From Samsung to Facebook to Google, major brands are investing major time and money into virtual reality. Is your business ready? When the world first got a look at the Oculus Rift back in 2014 the technology was compelling, but the practical applications were not quite spelled out. Fast-forward two years and virtual reality is looking to make a major impact not just in the field of technology, but in the life of the average consumer as well. The effect that this will have on marketing tactics and other business aspects is exciting and difficult to exactly quantify. But one thing is for certain: it’s time to start planning for the future.
Google + _____ = Virtual Reality
Is “cardboard” your answer? No? You’re not alone. In short, Google Cardboard is an inexpensive “device” literally made of cardboard and lenses allows just about anyone to place a smartphone in the cardboard’s holder and become immersed in a virtual environment.
In 2014, Google partnered with the NYTimes to distribute the cheap virtual reality headset to all of the paper’s subscribers. Google also has made a push to put them in the hands of school-age children so they could take immersive virtual journeys to the bottom of the sea or the surface of Mars that bring a teacher’s lessons to life. While the Cardboard headsets themselves aren’t pricey, it is the potential revenue to be gained from Android applications on the VR headsets that has earning potential. Google developers are in the process of integrating the cash cow “in-app purchases” as a part of the VR experience with “look” commands, where you look exactly at what you want to do for a few seconds to select items, leading the way to enable the feature.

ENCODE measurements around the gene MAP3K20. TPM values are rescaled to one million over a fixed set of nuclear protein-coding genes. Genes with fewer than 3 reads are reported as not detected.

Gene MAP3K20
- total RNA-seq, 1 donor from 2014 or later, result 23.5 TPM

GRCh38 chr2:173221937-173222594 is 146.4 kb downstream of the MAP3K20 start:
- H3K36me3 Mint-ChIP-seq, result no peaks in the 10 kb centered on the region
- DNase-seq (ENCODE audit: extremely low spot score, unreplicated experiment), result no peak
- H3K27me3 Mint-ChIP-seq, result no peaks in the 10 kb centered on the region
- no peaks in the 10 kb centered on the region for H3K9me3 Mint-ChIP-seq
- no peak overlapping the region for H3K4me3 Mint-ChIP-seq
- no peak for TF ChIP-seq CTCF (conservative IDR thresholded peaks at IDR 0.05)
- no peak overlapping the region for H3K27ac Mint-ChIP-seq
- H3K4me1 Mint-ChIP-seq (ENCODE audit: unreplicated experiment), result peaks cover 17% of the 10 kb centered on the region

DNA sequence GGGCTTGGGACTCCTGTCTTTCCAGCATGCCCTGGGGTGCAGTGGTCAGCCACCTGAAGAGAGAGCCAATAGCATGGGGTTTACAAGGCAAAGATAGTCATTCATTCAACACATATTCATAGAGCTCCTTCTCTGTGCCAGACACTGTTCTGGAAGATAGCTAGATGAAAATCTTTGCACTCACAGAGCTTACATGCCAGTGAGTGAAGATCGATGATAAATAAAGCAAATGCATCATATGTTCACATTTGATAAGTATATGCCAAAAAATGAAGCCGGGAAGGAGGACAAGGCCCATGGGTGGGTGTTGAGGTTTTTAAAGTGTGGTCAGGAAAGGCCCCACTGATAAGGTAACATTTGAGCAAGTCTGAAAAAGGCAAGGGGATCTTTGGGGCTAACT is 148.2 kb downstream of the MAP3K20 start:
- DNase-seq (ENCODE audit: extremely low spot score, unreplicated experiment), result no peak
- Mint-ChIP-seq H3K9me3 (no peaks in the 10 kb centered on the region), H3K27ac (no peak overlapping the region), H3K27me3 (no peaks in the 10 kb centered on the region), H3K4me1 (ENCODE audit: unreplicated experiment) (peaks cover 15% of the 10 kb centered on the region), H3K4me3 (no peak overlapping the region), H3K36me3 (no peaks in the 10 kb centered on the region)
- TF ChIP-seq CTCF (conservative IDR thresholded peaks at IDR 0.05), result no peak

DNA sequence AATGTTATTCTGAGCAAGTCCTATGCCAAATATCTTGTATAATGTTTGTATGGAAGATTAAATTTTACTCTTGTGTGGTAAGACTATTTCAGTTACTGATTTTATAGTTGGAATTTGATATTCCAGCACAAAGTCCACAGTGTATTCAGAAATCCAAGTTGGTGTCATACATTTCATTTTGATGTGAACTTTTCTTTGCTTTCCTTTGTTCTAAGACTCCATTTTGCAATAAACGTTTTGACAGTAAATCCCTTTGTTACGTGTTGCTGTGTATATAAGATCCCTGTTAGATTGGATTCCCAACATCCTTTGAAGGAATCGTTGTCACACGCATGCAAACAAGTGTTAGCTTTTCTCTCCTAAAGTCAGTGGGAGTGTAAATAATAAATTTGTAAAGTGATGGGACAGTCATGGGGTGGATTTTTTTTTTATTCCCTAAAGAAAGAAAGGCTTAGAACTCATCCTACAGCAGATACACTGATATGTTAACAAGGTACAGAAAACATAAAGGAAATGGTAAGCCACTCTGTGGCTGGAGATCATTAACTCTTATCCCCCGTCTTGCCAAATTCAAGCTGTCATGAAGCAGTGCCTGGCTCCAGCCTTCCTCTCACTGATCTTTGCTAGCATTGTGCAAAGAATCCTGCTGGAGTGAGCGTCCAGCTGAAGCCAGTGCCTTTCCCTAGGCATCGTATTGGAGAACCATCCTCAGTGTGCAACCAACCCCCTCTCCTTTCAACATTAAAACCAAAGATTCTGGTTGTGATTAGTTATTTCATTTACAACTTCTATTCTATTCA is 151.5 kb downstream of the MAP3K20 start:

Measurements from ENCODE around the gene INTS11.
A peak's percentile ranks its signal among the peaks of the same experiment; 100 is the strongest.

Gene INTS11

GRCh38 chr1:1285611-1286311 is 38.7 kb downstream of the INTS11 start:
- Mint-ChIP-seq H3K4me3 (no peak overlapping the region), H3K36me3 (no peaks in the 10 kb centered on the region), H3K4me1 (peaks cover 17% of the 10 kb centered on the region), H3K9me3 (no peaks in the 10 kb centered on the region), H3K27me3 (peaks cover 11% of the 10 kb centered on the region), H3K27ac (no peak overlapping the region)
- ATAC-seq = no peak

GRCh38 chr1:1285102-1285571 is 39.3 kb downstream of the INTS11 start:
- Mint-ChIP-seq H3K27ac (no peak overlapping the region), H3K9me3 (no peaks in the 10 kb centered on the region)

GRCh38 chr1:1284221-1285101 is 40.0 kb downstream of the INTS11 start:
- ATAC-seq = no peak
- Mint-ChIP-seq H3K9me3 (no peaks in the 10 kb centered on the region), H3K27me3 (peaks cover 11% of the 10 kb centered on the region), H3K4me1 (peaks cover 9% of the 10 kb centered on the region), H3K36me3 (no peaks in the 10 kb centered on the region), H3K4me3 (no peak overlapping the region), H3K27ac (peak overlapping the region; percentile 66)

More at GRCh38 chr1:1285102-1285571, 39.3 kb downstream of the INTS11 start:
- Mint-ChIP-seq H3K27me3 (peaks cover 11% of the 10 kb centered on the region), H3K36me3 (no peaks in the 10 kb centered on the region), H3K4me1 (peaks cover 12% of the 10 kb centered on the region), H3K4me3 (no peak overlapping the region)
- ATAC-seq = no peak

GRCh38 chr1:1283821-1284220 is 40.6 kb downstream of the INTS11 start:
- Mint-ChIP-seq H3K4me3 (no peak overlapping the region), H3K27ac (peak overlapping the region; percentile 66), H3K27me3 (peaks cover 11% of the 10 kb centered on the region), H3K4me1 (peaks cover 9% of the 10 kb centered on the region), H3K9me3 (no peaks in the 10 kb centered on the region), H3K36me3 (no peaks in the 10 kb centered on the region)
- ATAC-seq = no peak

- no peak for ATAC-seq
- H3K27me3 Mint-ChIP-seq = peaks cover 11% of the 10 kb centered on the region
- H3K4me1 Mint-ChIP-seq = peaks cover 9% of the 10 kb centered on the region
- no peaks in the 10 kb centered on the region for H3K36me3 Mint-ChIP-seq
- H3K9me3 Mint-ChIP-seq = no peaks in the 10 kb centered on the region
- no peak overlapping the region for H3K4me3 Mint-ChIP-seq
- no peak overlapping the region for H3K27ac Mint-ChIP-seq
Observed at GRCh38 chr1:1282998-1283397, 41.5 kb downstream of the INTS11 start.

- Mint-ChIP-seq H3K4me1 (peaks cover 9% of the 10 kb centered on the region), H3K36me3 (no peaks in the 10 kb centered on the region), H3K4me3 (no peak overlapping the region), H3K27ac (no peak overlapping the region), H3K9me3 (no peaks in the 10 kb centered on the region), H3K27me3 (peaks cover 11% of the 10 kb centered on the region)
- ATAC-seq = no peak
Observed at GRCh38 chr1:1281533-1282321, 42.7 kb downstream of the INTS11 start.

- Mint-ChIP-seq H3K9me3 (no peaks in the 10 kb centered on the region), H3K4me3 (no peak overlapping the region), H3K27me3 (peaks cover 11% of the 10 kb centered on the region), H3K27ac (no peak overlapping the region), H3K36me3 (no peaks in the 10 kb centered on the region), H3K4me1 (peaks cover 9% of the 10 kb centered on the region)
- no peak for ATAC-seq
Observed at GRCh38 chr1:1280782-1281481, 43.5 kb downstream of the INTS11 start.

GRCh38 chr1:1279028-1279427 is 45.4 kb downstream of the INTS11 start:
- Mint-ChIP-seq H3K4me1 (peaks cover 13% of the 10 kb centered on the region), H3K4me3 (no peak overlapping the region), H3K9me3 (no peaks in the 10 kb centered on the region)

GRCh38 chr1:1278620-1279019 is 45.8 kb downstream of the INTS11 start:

While the Cardboard headsets themselves aren’t pricey, it is the potential revenue to be gained from Android applications on the VR headsets that has earning potential. Google developers are in the process of integrating the cash cow “in-app purchases” as a part of the VR experience with “look” commands, where you look exactly at what you want to do for a few seconds to select items, leading the way to enable the feature.
How Virtual Reality is Entering the Household